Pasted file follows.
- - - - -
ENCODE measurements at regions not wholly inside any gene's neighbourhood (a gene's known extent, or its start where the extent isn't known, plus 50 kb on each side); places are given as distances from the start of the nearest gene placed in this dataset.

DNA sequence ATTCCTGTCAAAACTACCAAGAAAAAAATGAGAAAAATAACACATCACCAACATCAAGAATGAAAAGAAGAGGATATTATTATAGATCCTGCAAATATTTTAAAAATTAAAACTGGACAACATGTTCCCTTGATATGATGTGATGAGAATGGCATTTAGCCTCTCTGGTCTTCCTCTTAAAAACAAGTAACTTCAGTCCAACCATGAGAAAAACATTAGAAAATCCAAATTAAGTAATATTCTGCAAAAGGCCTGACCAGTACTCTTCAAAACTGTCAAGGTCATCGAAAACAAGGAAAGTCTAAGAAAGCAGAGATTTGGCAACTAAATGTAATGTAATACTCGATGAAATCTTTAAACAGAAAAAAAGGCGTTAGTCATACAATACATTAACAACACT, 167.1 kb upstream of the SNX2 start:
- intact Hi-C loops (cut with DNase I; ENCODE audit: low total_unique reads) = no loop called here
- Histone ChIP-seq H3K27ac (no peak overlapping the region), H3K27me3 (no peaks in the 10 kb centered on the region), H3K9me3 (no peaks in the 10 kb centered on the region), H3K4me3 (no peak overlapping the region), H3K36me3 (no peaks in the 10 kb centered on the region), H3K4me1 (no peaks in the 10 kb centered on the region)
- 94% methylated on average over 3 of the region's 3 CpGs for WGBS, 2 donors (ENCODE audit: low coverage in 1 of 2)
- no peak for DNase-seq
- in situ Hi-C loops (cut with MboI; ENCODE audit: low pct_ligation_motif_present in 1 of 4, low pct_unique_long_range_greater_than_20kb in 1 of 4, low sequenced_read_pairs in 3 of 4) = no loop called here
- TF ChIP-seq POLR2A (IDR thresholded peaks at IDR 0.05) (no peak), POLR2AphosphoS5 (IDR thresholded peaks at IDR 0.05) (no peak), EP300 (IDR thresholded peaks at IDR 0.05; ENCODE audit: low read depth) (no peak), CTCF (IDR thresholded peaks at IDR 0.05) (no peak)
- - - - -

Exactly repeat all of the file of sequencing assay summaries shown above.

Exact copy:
ENCODE measurements at regions not wholly inside any gene's neighbourhood (a gene's known extent, or its start where the extent isn't known, plus 50 kb on each side); places are given as distances from the start of the nearest gene placed in this dataset.

DNA sequence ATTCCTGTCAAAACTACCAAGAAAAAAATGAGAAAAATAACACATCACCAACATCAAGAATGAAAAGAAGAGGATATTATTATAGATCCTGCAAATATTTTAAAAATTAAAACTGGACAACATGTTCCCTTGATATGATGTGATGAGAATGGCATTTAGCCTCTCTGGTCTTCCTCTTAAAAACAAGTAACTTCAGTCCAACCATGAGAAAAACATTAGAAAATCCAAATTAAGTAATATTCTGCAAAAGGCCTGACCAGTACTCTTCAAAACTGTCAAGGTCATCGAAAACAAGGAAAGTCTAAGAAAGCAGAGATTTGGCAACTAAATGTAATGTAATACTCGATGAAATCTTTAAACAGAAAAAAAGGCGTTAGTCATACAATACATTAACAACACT, 167.1 kb upstream of the SNX2 start:
- intact Hi-C loops (cut with DNase I; ENCODE audit: low total_unique reads) = no loop called here
- Histone ChIP-seq H3K27ac (no peak overlapping the region), H3K27me3 (no peaks in the 10 kb centered on the region), H3K9me3 (no peaks in the 10 kb centered on the region), H3K4me3 (no peak overlapping the region), H3K36me3 (no peaks in the 10 kb centered on the region), H3K4me1 (no peaks in the 10 kb centered on the region)
- 94% methylated on average over 3 of the region's 3 CpGs for WGBS, 2 donors (ENCODE audit: low coverage in 1 of 2)
- no peak for DNase-seq
- in situ Hi-C loops (cut with MboI; ENCODE audit: low pct_ligation_motif_present in 1 of 4, low pct_unique_long_range_greater_than_20kb in 1 of 4, low sequenced_read_pairs in 3 of 4) = no loop called here
- TF ChIP-seq POLR2A (IDR thresholded peaks at IDR 0.05) (no peak), POLR2AphosphoS5 (IDR thresholded peaks at IDR 0.05) (no peak), EP300 (IDR thresholded peaks at IDR 0.05; ENCODE audit: low read depth) (no peak), CTCF (IDR thresholded peaks at IDR 0.05) (no peak)